Affects up to 20 out of every 100 children
Tics in children are diverse. With vocal tics, people repeatedly make sounds — sniffing, snoring, clearing their throat, or repeating words. Other children have motor tics and ignore, blink, or turn to their bodies.
The problem affects many: up to 20 out of every 100 children develop at least one of these tics as they grow. A team of researchers from Australian universities evaluated evidence-based studies on the topic and published recommendations for parents and therapists in the British Medical Journal.
Mostly improved without medication
Conclusion for researchers: There are a number of practical strategies for helping children. Medications are only an option for severe cases.
It’s also comforting to know that tics often go away on their own after a few weeks or months. Symptoms usually do not last more than a year. But you can go back. As children get older, tics become less common. After puberty, they occur only in half of those affected. In adulthood, about 5 percent still have it.
What parents can do
- Wait: Tics often go away after a few weeks.
- Accept the tics and do not pay attention to it.
- Do not ask the child to stop the tics – it is almost impossible for him to do this.
- Inform teachers, classmates and playmates.
- Practice with the child how to explain the tics to others.
- Avoid triggers such as stress, anxiety and boredom.
- Take breaks with the exercise.
- Try relaxing activities such as listening to music and yoga.
- Boost your self-confidence by doing hobbies like sports.
- If tics are causing problems, cognitive behavioral therapy, for example, can help.
Genetic predisposition is a possible cause
Tics often first appear between the ages of six and seven – involuntarily and for no apparent reason. The reasons are still being investigated. Disorders of specific brain processes are discussed. Genetic predisposition is an influencing factor, experts write in the Portal of Neurologists and Psychiatrists at the Network Foundation.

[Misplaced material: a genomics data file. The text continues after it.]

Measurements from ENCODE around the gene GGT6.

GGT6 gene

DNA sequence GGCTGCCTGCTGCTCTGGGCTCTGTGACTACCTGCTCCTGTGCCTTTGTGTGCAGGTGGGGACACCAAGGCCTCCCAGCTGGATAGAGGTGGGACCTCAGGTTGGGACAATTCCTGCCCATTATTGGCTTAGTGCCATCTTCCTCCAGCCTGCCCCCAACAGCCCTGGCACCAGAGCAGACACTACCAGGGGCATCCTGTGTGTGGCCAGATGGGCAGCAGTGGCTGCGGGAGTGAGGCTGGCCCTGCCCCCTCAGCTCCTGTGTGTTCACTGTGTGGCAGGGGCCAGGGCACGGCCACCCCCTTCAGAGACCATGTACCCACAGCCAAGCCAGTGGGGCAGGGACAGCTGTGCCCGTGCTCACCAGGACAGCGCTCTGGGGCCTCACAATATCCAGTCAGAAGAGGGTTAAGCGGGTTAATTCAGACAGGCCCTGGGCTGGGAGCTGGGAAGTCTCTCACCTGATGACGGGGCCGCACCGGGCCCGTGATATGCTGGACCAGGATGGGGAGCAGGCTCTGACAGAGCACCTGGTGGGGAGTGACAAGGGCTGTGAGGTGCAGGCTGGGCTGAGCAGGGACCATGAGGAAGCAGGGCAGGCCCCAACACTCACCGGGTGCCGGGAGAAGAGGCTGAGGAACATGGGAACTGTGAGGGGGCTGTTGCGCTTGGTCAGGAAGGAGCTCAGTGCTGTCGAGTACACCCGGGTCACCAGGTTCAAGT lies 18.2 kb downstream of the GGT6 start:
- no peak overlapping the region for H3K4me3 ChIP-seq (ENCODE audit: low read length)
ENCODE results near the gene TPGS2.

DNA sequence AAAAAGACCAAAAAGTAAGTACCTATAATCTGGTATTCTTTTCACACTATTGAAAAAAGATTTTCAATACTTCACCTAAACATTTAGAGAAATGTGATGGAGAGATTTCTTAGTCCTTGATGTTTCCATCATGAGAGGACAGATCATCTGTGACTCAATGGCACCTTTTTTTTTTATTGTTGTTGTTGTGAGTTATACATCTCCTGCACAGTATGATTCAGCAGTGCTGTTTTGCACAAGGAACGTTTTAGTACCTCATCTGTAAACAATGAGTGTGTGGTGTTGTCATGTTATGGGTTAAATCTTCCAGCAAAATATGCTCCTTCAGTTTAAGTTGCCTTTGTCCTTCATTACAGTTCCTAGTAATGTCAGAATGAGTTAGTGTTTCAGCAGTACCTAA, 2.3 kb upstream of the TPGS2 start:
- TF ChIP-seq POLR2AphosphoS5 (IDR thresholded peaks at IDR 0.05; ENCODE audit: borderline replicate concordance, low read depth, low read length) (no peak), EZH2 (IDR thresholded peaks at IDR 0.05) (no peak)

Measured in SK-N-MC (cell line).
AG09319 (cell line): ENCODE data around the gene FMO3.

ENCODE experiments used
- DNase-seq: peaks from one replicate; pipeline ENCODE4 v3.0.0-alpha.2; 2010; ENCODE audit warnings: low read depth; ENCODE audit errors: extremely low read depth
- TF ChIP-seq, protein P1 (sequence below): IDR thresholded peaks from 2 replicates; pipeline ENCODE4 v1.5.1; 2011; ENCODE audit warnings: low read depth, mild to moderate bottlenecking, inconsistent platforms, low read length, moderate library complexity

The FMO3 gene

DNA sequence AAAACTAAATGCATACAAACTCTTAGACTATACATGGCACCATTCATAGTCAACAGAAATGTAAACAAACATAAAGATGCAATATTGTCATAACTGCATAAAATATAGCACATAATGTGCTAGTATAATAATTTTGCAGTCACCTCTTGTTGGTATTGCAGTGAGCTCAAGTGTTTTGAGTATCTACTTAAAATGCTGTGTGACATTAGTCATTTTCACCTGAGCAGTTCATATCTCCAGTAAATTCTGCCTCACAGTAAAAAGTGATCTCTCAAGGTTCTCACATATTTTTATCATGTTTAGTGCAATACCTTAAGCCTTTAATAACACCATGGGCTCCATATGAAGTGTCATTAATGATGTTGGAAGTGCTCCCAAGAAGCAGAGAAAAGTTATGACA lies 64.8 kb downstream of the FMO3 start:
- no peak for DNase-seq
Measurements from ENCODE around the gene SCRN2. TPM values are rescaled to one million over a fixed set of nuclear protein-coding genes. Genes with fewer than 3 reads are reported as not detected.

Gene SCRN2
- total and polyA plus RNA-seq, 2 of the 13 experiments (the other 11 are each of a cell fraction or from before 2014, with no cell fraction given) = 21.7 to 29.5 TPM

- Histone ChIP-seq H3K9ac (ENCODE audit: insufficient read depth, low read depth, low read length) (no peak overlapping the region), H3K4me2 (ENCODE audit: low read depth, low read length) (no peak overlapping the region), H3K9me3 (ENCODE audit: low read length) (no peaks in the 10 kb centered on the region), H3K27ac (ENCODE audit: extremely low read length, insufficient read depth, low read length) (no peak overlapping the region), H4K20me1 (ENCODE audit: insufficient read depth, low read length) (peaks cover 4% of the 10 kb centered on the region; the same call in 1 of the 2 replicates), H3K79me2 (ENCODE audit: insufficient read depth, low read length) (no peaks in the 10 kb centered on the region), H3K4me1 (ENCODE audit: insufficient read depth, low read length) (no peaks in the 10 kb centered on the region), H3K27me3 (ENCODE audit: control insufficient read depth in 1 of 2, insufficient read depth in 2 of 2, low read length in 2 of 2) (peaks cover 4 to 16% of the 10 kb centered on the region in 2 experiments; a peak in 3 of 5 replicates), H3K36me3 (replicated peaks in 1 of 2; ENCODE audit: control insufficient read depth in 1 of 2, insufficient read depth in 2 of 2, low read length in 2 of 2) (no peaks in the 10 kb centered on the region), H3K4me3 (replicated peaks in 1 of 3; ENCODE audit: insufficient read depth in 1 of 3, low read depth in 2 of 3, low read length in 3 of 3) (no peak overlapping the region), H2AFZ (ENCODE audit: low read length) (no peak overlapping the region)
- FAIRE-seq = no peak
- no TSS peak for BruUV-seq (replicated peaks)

Tics can also be the result of infectious diseases. For certain symptoms, some parents and doctors mistakenly suspect other etiologies, for example eye problems with constant blinking, allergies or chronic colds with constant inhalation.
Tics cannot be suppressed in the long run
In the long run, children cannot influence the desire to make certain movements or sounds of their own accord, even if they sometimes manage to do so for a while. For example, some sufferers suppress their tics during school lessons, which increases internal tension.
Stress, anxiety, worry, lack of sleep, or fatigue can exacerbate tics. It usually decreases when a child is relaxed, focused or distracted – such as when playing sports or playing a musical instrument.
advice: Parents of affected children can ask teachers for an appropriate seat in the classroom and, if necessary, for additional time to work in the classroom. Educators should monitor potential bullying. A class sponsor can help support the child in everyday school life.
Rely on psychotherapy when stressed
If the tics are severe, last longer or bother children, they should go to the pediatrician with their parents. Experts can recommend more treatments. Cognitive behavioral therapy and so-called habit-reversal training have been shown to be beneficial. With both, the child learns to better deal with stressful situations.
Medication is only for severe cases
Medications are only an option for children if non-drug treatments don’t work and the tics are very severe and long-lasting. One option might be antipsychotics, which are commonly prescribed for neuroleptics, or alpha-2 agonists, which lower blood pressure and act on the central nervous system.
Distinguish between tics and Tourette’s syndrome
Different from other tic conditions such as Tourette’s syndrome. This neurological disease also begins in childhood. Several motor tics and at least one vocal tics occur. They lasted more than a year. Those affected often also have attention deficit hyperactivity disorder (ADHD) or obsessive-compulsive disorder.
A diagnosis of Tourette syndrome can be a relief – the child and those around them can learn to deal with it and live well.